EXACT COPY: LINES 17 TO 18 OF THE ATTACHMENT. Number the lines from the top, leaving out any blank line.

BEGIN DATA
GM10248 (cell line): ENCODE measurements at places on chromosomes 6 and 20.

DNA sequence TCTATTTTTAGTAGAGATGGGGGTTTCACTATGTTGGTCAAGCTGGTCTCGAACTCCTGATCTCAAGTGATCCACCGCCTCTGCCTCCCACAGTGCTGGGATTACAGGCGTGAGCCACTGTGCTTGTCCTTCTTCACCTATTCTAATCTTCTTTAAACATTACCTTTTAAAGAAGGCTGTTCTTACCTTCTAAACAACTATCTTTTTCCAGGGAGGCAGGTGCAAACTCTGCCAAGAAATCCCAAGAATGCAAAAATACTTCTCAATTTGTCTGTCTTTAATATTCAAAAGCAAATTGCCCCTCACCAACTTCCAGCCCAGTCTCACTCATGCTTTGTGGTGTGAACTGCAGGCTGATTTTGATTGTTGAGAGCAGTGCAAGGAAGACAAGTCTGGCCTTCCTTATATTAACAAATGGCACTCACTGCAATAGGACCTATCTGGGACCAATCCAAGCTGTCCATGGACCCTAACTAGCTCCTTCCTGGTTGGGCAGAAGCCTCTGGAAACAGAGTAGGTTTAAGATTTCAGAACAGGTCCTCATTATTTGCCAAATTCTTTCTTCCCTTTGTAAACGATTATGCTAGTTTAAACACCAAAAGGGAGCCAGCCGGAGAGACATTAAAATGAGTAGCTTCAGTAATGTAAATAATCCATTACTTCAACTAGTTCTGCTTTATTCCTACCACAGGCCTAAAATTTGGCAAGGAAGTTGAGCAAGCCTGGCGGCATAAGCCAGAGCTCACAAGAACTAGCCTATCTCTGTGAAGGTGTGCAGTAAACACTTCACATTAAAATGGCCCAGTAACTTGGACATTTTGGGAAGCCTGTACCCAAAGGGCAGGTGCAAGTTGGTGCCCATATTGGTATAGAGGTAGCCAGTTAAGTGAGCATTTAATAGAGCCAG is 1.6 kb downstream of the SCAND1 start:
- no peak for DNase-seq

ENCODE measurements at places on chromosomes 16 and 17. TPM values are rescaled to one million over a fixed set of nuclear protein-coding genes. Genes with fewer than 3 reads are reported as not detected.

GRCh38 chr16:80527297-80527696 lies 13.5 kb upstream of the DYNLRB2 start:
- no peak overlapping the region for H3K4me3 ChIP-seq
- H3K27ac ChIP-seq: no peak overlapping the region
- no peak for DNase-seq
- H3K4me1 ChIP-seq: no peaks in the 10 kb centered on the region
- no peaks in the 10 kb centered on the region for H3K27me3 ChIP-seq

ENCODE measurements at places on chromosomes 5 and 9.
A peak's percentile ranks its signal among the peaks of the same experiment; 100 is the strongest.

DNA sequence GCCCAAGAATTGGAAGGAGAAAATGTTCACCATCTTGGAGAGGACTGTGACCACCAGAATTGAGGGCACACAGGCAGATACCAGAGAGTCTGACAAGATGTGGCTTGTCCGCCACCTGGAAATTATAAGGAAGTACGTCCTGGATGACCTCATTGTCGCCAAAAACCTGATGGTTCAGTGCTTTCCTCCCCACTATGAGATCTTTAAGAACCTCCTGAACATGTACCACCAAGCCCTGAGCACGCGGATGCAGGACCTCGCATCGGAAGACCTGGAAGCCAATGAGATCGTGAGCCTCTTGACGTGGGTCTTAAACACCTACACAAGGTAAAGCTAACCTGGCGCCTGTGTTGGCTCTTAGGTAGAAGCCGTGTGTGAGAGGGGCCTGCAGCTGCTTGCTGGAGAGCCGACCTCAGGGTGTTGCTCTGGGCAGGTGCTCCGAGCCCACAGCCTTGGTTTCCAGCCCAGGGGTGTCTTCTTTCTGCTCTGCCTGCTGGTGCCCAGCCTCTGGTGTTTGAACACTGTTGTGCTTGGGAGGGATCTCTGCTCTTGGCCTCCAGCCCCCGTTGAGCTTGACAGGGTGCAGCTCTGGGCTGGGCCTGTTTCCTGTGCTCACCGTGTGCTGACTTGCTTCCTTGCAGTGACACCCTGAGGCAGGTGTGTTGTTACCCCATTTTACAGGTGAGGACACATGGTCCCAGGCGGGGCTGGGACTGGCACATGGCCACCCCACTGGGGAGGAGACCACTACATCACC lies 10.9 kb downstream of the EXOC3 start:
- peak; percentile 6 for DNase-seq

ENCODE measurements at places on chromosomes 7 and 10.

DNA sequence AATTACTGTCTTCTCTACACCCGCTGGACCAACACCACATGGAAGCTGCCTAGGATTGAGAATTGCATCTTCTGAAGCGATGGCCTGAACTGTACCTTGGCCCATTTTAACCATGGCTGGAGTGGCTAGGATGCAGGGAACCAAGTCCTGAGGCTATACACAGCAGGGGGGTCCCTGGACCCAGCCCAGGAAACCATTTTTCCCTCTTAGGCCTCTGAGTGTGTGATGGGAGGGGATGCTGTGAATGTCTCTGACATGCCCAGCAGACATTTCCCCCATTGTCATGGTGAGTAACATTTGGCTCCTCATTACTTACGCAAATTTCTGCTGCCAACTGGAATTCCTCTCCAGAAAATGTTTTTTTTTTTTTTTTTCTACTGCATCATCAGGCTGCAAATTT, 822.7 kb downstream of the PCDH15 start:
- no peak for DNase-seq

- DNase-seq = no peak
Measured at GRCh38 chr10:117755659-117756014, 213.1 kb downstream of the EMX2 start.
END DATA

- no peak for DNase-seq

- DNase-seq = no peak